B-2 bombers in Guam lay bare PLA’s weak underbelly
China has remained quiet about the US deployment as its own H-20 super-bomber is yet to take flight
The Pentagon’s placement of three B-2 heavy penetration strategic bombers along with a crew of 200 pilots, technicians and maintenance personnel at Andersen Air Force Base in Guam has again highlighted the conspicuous absence of China’s H-20 bombers in the area.
The US Air Force has provided scant details about the ad hoc deployment of the trio of ace warplanes, stating merely that the mission was aimed at sharpening the crew’s skills and familiarizing them with the potential combat environment in the Western Pacific.
The Chinese military has remained quiet so far after the US has in effect ramped up its conflict-ready stance from the outpost of Guam.
Prior to this development, four other US stealth warplanes – an F-22, an F-35, a B-1B and a B-2 – made their high-profile presence known above the Korean Peninsula during war games that simulated a swift rout of the North Korean regime, and it would be naive to assume that these warplanes were not meant to send a message to Beijing.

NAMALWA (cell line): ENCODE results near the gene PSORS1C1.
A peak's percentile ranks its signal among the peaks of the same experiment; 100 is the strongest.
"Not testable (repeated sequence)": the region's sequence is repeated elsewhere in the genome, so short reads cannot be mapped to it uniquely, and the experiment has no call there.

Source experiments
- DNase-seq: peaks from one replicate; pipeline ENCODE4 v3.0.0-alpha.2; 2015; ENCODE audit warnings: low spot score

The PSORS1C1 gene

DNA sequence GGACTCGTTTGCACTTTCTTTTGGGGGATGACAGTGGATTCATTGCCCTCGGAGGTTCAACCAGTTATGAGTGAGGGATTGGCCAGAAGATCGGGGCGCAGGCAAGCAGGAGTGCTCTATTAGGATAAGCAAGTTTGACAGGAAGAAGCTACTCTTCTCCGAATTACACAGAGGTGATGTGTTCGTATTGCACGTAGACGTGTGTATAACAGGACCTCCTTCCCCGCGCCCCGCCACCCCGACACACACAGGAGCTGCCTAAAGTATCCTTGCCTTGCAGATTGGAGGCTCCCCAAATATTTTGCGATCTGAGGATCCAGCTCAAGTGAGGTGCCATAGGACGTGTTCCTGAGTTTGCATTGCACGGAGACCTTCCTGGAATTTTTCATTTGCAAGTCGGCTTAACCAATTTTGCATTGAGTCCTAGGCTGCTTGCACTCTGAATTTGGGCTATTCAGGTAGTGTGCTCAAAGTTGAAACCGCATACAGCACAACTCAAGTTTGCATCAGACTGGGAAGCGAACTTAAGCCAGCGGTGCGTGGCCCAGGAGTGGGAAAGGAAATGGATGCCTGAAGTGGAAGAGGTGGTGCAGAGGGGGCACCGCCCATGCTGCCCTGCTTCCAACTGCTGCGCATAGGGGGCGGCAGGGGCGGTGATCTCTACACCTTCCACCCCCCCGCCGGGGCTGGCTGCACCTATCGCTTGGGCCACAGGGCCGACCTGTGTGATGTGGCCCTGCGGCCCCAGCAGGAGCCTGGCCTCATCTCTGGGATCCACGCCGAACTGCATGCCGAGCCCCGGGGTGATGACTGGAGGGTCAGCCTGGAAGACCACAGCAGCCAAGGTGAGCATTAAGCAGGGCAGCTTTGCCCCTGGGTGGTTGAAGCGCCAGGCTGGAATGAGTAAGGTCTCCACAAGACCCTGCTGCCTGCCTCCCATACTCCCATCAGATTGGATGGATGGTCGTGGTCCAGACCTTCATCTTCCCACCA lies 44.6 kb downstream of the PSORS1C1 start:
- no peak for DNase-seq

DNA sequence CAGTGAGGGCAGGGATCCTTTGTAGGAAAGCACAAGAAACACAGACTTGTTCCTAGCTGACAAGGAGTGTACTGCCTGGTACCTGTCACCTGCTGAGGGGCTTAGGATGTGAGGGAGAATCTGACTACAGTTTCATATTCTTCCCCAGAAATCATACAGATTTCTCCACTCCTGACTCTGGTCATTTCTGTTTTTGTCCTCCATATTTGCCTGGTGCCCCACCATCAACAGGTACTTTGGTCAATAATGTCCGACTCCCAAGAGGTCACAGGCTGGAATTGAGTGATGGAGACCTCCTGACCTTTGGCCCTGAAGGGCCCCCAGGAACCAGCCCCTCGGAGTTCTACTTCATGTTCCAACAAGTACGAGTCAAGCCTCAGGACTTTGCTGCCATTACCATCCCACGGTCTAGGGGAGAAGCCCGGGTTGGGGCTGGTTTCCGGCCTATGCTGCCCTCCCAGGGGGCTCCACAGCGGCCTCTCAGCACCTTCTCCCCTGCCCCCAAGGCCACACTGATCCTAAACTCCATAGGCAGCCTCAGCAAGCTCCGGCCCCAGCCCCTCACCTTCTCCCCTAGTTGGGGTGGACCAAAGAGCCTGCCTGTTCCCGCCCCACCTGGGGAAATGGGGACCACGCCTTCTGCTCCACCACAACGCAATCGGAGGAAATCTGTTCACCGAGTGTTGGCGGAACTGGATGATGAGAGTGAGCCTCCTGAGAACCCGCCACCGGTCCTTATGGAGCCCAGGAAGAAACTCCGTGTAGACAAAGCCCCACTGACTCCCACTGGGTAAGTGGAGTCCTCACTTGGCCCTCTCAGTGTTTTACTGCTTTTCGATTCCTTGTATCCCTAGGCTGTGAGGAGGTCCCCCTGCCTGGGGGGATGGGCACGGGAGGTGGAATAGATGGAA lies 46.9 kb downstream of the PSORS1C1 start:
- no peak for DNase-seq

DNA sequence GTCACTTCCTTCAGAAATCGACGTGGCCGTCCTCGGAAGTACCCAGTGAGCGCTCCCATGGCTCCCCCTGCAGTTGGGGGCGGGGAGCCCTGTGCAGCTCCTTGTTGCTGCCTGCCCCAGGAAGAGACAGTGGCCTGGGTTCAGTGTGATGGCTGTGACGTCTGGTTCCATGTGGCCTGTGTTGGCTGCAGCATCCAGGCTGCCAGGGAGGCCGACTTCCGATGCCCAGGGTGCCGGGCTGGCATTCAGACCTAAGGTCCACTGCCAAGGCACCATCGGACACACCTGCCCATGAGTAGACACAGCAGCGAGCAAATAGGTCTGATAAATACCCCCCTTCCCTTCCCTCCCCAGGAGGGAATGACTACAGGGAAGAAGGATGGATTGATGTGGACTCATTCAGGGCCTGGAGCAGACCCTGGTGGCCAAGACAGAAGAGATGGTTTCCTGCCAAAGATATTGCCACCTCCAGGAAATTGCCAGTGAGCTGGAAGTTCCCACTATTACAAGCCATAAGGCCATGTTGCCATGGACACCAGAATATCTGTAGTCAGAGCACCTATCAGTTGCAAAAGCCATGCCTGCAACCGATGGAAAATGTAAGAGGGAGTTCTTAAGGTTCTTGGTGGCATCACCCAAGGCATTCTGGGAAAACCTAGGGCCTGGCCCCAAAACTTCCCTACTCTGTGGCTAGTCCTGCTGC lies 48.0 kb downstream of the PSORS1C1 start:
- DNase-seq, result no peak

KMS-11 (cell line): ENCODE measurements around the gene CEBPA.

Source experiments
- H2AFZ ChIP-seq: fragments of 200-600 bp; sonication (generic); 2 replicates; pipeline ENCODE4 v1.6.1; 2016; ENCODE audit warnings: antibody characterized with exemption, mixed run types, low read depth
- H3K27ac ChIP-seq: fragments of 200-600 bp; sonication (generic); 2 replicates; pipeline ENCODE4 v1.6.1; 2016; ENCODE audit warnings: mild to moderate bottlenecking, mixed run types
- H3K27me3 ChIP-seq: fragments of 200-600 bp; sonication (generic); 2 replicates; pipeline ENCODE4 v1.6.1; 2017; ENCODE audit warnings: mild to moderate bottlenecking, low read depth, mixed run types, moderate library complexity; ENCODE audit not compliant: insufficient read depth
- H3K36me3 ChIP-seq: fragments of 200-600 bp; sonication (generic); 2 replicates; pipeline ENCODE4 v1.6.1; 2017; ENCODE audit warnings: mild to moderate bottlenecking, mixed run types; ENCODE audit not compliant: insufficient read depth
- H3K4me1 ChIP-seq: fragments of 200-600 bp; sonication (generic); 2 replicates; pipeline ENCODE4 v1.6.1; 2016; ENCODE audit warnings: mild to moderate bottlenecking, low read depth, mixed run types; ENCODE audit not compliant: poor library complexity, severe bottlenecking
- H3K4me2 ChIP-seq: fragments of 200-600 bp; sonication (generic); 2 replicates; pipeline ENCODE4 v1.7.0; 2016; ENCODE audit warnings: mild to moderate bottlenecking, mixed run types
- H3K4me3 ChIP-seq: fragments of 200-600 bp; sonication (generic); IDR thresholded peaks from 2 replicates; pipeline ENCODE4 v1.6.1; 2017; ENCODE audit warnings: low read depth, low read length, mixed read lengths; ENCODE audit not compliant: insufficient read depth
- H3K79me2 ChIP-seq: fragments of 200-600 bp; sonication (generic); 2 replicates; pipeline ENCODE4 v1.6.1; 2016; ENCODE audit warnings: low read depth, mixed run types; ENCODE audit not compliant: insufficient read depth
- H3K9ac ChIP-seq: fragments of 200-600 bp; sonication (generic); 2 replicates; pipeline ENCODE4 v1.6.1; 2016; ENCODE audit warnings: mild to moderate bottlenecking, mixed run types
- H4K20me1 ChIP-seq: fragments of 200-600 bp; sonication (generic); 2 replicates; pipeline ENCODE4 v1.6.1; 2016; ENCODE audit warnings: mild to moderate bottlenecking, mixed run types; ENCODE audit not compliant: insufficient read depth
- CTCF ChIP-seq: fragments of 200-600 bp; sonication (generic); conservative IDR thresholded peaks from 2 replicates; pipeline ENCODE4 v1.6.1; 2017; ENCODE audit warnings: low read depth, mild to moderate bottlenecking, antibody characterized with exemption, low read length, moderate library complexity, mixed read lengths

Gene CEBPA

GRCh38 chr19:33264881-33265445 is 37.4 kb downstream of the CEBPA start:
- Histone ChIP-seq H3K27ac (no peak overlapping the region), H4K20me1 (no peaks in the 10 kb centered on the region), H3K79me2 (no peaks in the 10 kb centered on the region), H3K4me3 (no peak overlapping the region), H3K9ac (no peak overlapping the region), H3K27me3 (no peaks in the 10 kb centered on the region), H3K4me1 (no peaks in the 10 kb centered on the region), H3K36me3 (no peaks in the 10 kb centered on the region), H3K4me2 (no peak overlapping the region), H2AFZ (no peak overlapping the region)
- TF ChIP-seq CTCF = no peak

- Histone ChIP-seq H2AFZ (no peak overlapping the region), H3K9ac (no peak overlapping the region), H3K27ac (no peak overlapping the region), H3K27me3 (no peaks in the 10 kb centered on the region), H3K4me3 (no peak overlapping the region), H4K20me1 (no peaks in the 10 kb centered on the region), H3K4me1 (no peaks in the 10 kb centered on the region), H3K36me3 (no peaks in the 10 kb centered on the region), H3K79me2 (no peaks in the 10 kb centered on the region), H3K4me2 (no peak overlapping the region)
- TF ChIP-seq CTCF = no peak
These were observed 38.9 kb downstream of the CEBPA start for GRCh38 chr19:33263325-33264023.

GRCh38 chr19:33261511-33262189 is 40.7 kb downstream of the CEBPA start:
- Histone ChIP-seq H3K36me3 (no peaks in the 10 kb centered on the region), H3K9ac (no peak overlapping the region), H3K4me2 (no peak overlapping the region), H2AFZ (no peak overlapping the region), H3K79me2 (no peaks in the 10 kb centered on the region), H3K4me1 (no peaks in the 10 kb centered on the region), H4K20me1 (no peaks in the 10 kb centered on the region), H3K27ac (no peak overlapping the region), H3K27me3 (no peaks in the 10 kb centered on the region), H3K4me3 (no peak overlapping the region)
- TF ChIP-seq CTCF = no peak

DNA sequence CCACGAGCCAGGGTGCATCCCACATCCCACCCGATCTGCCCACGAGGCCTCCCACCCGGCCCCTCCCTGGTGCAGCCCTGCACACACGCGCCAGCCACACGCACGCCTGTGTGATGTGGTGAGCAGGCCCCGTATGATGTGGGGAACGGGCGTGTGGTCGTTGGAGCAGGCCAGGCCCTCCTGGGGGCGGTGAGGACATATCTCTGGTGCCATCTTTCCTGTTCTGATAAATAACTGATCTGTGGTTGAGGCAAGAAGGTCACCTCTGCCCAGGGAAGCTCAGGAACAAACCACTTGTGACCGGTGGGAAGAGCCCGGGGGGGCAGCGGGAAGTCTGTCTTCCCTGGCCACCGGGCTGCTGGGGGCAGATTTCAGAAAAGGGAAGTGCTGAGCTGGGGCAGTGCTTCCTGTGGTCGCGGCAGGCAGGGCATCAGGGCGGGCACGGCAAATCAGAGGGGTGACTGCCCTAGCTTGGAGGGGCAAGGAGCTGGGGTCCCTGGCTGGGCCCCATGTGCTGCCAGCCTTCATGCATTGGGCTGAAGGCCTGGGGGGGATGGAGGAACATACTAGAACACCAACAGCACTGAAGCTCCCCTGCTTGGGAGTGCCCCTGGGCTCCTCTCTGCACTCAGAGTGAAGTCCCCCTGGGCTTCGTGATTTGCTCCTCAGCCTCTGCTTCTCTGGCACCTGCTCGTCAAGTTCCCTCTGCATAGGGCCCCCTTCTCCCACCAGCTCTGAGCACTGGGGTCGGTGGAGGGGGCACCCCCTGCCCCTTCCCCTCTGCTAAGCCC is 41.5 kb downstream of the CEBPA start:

Chinese military observers are now exhorting the authorities to expedite the design and deployment of the H-20, a new indigenous super-bomber, as China’s answer to the B-2. According to previous reports, the H-20 is capable of flying close to the US mainland and firing missiles at US targets.
A China Daily report back in 2015 revealed that People’s Liberation Army officials had made clear that the H-20 must be able to fly well beyond the second island chain without aerial refueling, while carrying a payload of at least 10 tons.
The rather old-tech H-6s and their modernized versions, the H-6Ks, still represent the lion’s share of the PLA Air Force’s bomber fleet. While they may be suitable for symbolic flyovers close to Taiwan, they are clearly inferior to their US counterparts, especially when gauged by their capability to debilitate the enemy, because of their bulky, unstealthy airframes and limited range.
In contrast to the ballyhoo over the new J-20 fighters by Chinese newspapers, there have been far fewer reports on the H-20. This is fueling suspicion that the fledging super-bomber on which the PLA has pinned high hopes may still be stuck in initial trial production at the Xian Aircraft Industrial Corporation, after its master design was finalized after five years of painstaking development.